Time to ‘Rock’ and Roll

Last year, the “Rock Band” franchise took the year off, leaving only “The Beatles Rock Band” to be released from developer Harmonix. The developers of “Rock Band” were hard at work making a new experience for the inevitable “Rock Band 3” and needed the extra development time. Whereas “Guitar Hero 6,” released earlier this year, focused on a quest to save rock, “Rock Band 3” focuses on providing a new way to play music games with Pro mode.

The game has a very eclectic soundtrack of 83 songs. Songs range from surefire hits such as Queen’s “Bohemian Rhapsody” to other less obvious tracks such as Dio’s “Rainbow in the Dark.” While the song list is great and varied, what makes “Rock Band 3” so special is the Pro-Mode version for each instrument.

All of the instruments – guitar, bass, drums, vocals and the new keyboard peripheral – each have an extra level of challenge in the new Pro mode. Aside from the keyboard peripheral, which is ready to go upon purchase, each of the instruments require more purchases in order to play Pro mode. Purchasing a new guitar, two more microphones for vocal harmonies and cymbals for the drums is a very expensive proposition.

The easiest two Pro modes to make an adjustment to are definitely drums and vocals. Drummers may actually already have the cymbal attachments, which would simply show up as extra notes to hit on the standard-note highway.

Vocals are a tad different but players of the “The Beatles Rock Band” will feel right at home. Once you have three microphones and three singers, you can play vocal harmonies in select songs. One vocalist can sing lead vocals while the other two become backup singers. This is good, but this extra fun is dependent on having other people to play with.

Guitar is where things get tricky. There are two options for Pro guitar or bass. The first is a guitar controller hybrid with an astounding 102 buttons to press, where the other is a real guitar that has some electronics in it to be compatible with “Rock Band.”

The only one that is currently available is the guitar controller hybrid, whereas the real guitar won’t arrive until March 1, 2011. The price for these items is a huge barrier to entry. The hybrid guitar costs $150 alone and the real guitar will cost $280. The simple answer is to avoid the hybrid controller entirely and wait for the real deal in March as the value is not there in the former.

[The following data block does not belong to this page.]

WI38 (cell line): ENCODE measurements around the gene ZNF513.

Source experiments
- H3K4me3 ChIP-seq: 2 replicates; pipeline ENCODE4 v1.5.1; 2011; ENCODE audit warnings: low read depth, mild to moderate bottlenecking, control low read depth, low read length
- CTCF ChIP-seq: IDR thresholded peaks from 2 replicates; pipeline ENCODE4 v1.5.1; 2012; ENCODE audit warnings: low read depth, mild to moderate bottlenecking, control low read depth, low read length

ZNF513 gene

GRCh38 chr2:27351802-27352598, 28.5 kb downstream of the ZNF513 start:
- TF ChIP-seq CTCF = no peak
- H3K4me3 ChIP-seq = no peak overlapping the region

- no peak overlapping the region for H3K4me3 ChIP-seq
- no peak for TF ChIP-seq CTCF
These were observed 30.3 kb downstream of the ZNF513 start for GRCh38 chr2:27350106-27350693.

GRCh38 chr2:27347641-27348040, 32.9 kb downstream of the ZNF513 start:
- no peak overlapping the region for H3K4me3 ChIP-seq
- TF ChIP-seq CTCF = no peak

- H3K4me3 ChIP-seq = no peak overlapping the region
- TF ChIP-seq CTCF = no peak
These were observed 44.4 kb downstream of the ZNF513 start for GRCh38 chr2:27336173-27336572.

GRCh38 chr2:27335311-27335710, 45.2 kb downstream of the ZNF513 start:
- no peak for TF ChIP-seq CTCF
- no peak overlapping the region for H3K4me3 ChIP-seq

Regardless of your choice of guitar, this Pro mode is very different. It looks similar to what one would read if they were playing a real guitar, though it’s presented in the familiar note-highway standard to music games. The game tasks you with hitting the real notes, and unlike the keyboard, you can play every note a guitar can play.

The information displaying what note to hit is confusing, but thankfully there are plenty of useful tutorials. It is possible to play the songs in-game, and if you have the real guitar, plug it into an amp and play the real song. This is Pro mode at its peak, but one will need extensive practice and a lot of money to afford it.

Finally, the keyboard is new to “Rock Band.” It comes with two full octaves worth of keys and a grand total of 25 keys to press. This is also a real Midi keyboard, but with extra buttons to serve as a game controller. The keys are pressure sensitive and feel solidly built. As someone who plays the piano, I can attest that this is the real deal.

There are a few differences, though. The keyboard focuses on playing the full right hand and none of the left. Also, when the notes are scrolling down, they don’t really give any guidance on where your hand should be, so a first play through a song is awkward and difficult. However, practice makes perfect, and the keyboard is well worth the investment.

Pro mode isn’t required, which means some songs don’t support all of the instruments. Pro guitar is the least supported, but even worse is that if a song doesn’t have vocal harmonies, you will not be able to play in the new seven-player mode. There is a new campaign for all of your songs and old equipment, but it’s hard not to feel like you are missing out.

Harmonix has successfully answered the challenge that music games do not teach you how to play real instruments. However, the extra levels of commitment of both time and money make “Rock Band 3” less approachable than their previous games.

“Rock Band 3” is fun, but the more willing you are to devote your time and money to this game, the more you will enjoy playing it.  The addition of new instruments is a definite enhancement to the franchise.

Rating: 4 out of 5